Overall I think nature names are a great thing.
I caught an old episode of The Simple Life on cable, not normally something I would watch, except for the fact that Richie and Hilton met 2 brothers named Sky and Zephyr and I was amazed to see someone share my name haha 😀
Sarah A says
Lilac is gorgeous, and she’s BOTH a color and a flower. Like pp have mentioned, why isn’t she more popular? I would venture a guess that parents seeking botanical names are probably looking for something less tailored and more feminissa than Lilac. Also, her -ac ending seems unusual to me and probably keeps those away who want to remain on the proverbial beaten name path.
mama gee says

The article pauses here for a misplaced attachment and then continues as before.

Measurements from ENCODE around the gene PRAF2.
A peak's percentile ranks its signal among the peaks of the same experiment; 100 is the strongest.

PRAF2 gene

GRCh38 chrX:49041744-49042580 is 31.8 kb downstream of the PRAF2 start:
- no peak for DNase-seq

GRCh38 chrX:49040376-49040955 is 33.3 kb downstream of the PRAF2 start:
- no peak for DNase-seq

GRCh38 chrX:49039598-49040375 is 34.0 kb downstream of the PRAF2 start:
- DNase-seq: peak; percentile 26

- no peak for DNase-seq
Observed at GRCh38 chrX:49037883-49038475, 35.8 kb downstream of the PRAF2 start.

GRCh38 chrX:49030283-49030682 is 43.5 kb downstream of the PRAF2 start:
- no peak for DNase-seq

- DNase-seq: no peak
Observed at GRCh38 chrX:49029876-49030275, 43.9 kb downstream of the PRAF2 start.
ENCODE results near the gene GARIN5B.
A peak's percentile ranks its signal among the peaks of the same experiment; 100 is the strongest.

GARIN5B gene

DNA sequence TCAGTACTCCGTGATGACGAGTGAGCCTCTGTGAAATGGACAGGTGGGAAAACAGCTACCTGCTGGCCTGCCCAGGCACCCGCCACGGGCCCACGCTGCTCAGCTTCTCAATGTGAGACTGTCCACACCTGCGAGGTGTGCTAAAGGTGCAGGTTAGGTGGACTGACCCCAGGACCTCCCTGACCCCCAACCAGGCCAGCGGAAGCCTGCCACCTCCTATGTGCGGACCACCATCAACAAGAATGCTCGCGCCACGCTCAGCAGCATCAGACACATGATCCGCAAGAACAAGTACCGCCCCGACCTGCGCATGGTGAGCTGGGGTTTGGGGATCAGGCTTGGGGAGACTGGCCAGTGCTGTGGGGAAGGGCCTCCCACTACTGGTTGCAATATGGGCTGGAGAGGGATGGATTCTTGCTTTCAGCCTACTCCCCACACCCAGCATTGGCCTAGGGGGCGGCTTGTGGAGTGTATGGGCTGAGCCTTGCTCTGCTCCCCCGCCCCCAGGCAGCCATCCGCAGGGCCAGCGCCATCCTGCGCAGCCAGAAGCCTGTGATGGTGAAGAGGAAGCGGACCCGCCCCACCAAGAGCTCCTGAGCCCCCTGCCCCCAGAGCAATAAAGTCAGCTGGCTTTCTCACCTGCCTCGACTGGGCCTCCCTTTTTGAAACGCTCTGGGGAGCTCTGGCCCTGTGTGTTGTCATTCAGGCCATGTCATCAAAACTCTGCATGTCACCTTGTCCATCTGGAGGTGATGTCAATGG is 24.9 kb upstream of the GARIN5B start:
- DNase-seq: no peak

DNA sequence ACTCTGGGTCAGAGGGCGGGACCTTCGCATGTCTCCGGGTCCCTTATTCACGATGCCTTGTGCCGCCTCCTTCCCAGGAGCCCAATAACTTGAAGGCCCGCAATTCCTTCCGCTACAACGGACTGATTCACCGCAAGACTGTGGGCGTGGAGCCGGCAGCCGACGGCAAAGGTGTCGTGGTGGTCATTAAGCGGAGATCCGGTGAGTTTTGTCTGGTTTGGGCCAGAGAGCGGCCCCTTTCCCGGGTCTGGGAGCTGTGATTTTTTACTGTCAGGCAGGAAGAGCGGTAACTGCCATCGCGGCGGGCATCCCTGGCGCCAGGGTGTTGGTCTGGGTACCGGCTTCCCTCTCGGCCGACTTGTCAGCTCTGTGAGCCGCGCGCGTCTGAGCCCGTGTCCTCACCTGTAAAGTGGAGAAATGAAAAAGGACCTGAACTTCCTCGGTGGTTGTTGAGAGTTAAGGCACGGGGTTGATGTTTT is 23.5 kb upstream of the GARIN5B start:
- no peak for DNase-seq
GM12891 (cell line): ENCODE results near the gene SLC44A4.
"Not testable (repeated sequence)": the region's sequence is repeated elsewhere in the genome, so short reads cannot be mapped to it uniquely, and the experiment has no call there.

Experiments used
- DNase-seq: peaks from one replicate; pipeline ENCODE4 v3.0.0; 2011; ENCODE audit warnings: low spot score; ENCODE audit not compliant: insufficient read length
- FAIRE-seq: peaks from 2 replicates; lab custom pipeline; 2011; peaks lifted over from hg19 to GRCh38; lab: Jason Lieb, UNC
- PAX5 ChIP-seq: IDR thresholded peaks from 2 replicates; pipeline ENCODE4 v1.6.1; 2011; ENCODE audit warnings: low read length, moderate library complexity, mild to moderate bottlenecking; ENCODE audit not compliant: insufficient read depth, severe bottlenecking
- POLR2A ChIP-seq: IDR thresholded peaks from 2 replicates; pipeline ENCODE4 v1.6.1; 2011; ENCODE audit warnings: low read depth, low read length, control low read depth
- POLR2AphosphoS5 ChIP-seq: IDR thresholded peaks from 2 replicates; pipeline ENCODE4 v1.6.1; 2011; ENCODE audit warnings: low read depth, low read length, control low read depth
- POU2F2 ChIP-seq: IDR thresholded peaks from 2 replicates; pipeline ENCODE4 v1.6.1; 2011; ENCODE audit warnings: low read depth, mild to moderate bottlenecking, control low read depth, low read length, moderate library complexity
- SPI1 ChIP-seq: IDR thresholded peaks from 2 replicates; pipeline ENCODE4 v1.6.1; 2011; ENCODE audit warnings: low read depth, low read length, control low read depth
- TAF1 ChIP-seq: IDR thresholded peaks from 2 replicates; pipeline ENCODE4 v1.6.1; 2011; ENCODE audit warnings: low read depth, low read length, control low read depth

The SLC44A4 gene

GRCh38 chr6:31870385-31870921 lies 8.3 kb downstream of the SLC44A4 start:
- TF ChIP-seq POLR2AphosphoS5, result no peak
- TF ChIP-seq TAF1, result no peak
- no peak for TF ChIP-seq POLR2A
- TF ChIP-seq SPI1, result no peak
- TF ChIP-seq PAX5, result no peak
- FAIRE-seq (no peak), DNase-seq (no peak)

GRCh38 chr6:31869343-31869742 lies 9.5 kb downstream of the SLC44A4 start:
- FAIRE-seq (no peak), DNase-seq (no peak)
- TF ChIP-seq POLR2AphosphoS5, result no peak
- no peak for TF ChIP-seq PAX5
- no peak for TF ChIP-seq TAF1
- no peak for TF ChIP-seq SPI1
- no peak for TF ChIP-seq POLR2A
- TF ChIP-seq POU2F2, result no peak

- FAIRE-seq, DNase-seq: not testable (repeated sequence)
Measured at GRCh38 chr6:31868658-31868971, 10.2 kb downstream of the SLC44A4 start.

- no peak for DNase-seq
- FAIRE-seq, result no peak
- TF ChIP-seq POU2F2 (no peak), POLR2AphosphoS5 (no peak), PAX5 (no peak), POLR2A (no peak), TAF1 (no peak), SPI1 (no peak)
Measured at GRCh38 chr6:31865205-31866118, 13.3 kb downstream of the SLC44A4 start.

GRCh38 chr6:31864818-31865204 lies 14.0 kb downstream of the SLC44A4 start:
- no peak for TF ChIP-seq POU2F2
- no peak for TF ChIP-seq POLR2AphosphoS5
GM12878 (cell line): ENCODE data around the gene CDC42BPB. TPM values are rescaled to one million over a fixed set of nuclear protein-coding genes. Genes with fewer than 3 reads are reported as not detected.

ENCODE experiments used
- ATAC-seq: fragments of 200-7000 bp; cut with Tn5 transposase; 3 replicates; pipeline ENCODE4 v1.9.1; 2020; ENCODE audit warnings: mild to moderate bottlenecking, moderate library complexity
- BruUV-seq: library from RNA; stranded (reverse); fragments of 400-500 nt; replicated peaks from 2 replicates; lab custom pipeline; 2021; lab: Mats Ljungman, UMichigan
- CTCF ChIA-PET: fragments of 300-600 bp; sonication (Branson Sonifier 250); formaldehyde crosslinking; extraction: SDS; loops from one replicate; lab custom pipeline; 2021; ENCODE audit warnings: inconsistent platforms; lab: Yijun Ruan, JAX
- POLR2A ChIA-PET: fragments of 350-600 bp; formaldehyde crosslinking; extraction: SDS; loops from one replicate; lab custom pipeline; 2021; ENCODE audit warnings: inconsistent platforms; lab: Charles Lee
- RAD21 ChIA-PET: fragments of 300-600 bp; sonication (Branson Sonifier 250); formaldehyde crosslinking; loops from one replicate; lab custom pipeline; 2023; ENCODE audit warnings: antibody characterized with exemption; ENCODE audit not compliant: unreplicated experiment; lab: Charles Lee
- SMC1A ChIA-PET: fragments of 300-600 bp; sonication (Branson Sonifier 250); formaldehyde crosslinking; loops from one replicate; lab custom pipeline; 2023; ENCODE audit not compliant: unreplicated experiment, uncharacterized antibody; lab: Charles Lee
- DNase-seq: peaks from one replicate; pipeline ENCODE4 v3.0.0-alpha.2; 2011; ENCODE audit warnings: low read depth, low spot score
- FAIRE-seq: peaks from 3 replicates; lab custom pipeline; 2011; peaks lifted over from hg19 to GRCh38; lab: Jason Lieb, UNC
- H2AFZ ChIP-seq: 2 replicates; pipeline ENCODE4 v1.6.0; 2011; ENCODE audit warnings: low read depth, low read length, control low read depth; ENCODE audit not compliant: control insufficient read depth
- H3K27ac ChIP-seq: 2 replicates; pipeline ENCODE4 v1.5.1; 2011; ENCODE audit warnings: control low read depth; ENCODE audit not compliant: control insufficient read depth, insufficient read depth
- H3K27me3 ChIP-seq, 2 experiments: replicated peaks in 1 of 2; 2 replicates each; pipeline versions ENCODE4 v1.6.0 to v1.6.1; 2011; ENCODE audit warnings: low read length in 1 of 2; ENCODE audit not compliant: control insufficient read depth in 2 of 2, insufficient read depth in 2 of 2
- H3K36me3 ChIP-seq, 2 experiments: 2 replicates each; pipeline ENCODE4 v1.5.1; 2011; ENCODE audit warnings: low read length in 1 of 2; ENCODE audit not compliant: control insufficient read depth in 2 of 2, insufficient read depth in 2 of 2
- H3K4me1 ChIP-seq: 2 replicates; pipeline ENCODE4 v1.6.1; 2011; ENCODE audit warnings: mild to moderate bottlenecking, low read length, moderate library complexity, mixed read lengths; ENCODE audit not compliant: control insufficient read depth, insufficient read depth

love love love love love love
I was going to mention Stephen Moyer too.
I Love Lilac. It’s such a beautiful and underused flower name. Lavender is great too.
I hope it never approaches the trendiness of Violet as Violet already feels overused & up there with perennial middle name Rose.
Actor Stephen Moyer (True Blood) has a 10 year old daughter named Lilac.
I like Lilac, Lila, Layla, Laylie and Lily, as well as a host of other flower and color names. I am too, baffled, that Lilac and Lavender aren’t more popular.
Lilach is not only the Hebrew word for the flower lilac, but it also means “you are mine” — this comes to mind whenever there’s any talk of using Lilac as a name. I love this meaning, I just wish I liked the sound more.
I think this is a stunningly pretty name, and can’t understand why it’s not used more often. As you say, it fits in so well with other name trends.
I think it makes a great middle name actually, and wonder if it’s used more often in that capacity? When do we get data on middle names???!
The actress Jessie Wallace has a daughter named Tallulah Lilac — way too much /L/ for my liking.